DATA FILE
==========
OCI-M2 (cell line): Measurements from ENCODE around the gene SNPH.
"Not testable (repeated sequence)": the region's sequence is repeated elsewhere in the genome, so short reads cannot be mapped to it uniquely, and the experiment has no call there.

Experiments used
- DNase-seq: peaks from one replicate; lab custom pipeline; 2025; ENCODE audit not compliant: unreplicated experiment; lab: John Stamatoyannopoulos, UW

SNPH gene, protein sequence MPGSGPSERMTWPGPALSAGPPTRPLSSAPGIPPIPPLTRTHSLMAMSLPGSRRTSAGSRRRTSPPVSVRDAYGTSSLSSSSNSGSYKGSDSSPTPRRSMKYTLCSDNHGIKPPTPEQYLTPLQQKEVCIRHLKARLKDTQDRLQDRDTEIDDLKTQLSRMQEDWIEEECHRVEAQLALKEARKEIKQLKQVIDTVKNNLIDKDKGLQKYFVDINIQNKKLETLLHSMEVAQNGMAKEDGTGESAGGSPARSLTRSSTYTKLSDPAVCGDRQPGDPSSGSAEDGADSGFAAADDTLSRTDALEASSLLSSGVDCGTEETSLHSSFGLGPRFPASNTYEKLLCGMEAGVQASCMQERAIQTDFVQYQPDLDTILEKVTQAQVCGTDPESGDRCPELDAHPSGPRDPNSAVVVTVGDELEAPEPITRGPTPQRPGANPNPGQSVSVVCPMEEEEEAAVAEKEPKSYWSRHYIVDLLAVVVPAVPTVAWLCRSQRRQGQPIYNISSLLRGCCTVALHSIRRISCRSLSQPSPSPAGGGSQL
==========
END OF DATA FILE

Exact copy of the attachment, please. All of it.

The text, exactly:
OCI-M2 (cell line): Measurements from ENCODE around the gene SNPH.
"Not testable (repeated sequence)": the region's sequence is repeated elsewhere in the genome, so short reads cannot be mapped to it uniquely, and the experiment has no call there.

Experiments used
- DNase-seq: peaks from one replicate; lab custom pipeline; 2025; ENCODE audit not compliant: unreplicated experiment; lab: John Stamatoyannopoulos, UW

SNPH gene, protein sequence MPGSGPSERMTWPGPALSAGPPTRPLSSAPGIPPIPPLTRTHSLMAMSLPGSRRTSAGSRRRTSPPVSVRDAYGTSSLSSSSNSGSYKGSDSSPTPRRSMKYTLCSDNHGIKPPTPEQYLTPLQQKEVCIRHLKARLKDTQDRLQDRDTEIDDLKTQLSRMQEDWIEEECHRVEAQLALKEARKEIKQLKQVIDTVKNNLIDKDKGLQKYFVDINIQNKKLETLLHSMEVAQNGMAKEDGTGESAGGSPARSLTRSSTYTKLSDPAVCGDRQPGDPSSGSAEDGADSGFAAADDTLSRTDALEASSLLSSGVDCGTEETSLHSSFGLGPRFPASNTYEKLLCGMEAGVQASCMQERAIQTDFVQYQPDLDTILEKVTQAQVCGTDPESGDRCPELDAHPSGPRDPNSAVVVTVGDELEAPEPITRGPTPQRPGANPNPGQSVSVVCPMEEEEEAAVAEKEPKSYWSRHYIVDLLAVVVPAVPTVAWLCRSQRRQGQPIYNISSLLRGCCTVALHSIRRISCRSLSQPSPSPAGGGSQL